Supporting "higher-order thinking skills"
Computers provide a learning platform on which students are able to retrieve, analyze, synthesize, and evaluate information from a variety of sources, and in a variety of formats. The process of creating multimedia projects can require these critical thinking skills as students make decisions about what to include and how to structure their projects for their intended audience.
Technology offers increased accessibility to class resources when every student has a computer. In these situations, assignments, activities, assessments, multimedia, email communication, tutorials, etc. can be provided over the web providing a wide range of instructional opportunities and “anytime anywhere” learning. The 1:1 initiative ensures that all students have access to a certain set of software, which allows teachers to craft assignments based on that access.
Differentiation & learning styles
Technology can provide greater opportunities for differentiation of instruction. Flexible assignments can allow student to choose how to pursue and present their learning. Multimedia applications (showing pictures, sounds, and videos) are conducive to the learning styles of various learners. Some software programs target exercises for each pupil by conducting a pre-assessment and presenting problems based on prior responses to improve areas of weakness.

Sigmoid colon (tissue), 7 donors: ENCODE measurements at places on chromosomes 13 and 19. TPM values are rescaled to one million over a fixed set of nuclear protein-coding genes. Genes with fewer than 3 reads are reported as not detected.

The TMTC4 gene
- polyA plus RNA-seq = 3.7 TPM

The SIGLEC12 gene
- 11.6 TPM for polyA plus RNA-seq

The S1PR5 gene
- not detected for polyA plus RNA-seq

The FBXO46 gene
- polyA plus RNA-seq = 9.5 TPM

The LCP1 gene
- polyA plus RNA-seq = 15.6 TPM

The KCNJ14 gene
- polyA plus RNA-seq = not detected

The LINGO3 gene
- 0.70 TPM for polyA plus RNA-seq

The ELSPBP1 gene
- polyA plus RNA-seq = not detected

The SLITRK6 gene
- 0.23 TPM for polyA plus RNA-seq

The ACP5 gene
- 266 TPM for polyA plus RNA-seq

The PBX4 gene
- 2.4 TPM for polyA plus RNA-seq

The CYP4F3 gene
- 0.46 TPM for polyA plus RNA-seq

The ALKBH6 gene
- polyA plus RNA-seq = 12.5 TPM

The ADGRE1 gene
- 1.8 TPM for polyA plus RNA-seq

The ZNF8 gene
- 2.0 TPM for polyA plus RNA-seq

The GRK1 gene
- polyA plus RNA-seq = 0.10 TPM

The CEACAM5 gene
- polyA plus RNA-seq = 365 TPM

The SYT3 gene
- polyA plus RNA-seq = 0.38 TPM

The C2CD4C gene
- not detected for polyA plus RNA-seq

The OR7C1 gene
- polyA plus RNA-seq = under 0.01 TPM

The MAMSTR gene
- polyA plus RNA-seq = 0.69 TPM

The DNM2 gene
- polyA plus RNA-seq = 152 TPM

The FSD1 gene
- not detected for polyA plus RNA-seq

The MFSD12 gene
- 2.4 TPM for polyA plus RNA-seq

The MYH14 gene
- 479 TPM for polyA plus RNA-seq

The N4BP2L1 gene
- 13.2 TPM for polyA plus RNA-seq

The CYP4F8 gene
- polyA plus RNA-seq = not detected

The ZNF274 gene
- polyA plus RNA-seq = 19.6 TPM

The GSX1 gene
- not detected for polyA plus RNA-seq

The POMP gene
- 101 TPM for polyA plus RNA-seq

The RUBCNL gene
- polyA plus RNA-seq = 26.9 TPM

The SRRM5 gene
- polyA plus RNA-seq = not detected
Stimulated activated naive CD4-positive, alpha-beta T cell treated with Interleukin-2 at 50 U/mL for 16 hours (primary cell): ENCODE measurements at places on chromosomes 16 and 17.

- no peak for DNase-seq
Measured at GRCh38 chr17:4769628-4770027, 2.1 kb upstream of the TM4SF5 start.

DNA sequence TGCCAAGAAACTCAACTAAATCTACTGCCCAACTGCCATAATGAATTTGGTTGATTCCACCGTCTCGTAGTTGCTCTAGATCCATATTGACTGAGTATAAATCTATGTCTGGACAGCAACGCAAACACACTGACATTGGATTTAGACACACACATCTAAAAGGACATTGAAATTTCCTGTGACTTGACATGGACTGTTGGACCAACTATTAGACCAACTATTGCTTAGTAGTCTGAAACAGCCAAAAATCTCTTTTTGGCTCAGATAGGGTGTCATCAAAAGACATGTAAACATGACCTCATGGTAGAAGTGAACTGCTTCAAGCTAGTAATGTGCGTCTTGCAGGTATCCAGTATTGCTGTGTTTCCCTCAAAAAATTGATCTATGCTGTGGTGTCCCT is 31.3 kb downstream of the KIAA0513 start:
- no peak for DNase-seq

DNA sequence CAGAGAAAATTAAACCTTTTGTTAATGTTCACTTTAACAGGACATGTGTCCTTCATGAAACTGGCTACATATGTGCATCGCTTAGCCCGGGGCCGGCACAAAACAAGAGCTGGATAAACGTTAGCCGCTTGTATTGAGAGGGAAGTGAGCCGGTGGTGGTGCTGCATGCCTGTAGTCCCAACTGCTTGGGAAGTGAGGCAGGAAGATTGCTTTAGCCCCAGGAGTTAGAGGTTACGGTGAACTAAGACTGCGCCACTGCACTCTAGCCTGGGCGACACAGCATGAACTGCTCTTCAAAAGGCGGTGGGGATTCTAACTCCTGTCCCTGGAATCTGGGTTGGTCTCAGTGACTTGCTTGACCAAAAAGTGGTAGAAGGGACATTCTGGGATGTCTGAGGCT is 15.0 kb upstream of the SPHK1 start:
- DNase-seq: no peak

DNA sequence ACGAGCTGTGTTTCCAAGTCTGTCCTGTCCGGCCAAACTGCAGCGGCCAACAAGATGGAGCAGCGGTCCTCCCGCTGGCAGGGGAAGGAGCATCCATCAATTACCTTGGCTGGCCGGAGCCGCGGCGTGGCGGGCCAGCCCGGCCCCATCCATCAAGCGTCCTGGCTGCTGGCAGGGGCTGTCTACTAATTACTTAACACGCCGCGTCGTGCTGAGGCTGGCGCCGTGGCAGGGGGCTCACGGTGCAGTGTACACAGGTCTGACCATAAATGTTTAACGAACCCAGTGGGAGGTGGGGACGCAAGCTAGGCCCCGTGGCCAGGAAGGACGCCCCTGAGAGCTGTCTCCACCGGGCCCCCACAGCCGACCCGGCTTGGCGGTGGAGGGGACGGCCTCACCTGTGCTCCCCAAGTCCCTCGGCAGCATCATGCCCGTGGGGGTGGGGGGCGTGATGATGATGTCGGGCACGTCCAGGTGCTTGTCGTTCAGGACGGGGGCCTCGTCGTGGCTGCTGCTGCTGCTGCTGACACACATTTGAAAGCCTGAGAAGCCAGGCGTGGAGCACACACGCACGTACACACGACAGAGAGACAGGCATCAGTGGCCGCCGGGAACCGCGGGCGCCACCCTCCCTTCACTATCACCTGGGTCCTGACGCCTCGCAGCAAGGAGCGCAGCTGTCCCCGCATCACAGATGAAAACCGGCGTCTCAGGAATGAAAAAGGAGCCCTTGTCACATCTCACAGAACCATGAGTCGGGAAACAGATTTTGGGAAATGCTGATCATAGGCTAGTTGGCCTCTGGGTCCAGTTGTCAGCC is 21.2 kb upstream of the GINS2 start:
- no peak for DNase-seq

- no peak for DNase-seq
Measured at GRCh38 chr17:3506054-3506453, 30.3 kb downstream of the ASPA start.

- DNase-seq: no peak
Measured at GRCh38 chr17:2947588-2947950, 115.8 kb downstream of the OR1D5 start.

Cooperative learning and collaboration
Teachers can utilize cooperative-learning and technology integration at the same time since technology enables shared documents and shared work-flow. For example, students can work with partners or small groups to complete a writing activity, viewing each other’s comments and suggestions. The growing use of “web 2.0” collaborative software allows information and media to be exchanged and edited online in real time from anywhere in the world.
Assignment submission & archiving
Technology allows students to electronically save and submit their assignments in ways that are impossible through traditional means. This leads to several advantages like tracking student progress over time, date-stamping assignment submissions, and easy access to a portfolio of student work.
Preparation for college & career
With computers and various forms of technology moving more prominently into the mainstream of typical life and business, it is important to teach our students how to be expert information hunter-gatherers. Gaining experience in word processing, Internet research, online learning, and various software programs, etc. are essential educational needs for students to become successful in college and careers. Today’s high school graduates must be experienced users of information technology.
Writing across the curriculum